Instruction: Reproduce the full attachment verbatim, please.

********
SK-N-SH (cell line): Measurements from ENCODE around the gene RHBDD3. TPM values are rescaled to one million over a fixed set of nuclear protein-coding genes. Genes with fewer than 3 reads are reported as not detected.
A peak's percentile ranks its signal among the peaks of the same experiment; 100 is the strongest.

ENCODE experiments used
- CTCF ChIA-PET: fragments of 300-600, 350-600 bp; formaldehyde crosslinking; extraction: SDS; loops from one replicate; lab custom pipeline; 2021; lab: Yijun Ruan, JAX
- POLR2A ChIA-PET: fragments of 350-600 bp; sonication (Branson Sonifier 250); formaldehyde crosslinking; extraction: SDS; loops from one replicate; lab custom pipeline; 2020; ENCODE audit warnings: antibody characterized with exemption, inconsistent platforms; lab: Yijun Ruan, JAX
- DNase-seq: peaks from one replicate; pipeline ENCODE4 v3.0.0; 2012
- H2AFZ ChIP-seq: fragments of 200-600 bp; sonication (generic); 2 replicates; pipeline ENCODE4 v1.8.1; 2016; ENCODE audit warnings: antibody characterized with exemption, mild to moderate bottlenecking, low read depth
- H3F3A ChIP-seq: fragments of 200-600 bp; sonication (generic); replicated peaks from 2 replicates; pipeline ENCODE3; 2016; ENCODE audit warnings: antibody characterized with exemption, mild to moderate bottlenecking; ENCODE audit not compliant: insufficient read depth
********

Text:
SK-N-SH (cell line): Measurements from ENCODE around the gene RHBDD3. TPM values are rescaled to one million over a fixed set of nuclear protein-coding genes. Genes with fewer than 3 reads are reported as not detected.
A peak's percentile ranks its signal among the peaks of the same experiment; 100 is the strongest.

ENCODE experiments used
- CTCF ChIA-PET: fragments of 300-600, 350-600 bp; formaldehyde crosslinking; extraction: SDS; loops from one replicate; lab custom pipeline; 2021; lab: Yijun Ruan, JAX
- POLR2A ChIA-PET: fragments of 350-600 bp; sonication (Branson Sonifier 250); formaldehyde crosslinking; extraction: SDS; loops from one replicate; lab custom pipeline; 2020; ENCODE audit warnings: antibody characterized with exemption, inconsistent platforms; lab: Yijun Ruan, JAX
- DNase-seq: peaks from one replicate; pipeline ENCODE4 v3.0.0; 2012
- H2AFZ ChIP-seq: fragments of 200-600 bp; sonication (generic); 2 replicates; pipeline ENCODE4 v1.8.1; 2016; ENCODE audit warnings: antibody characterized with exemption, mild to moderate bottlenecking, low read depth
- H3F3A ChIP-seq: fragments of 200-600 bp; sonication (generic); replicated peaks from 2 replicates; pipeline ENCODE3; 2016; ENCODE audit warnings: antibody characterized with exemption, mild to moderate bottlenecking; ENCODE audit not compliant: insufficient read depth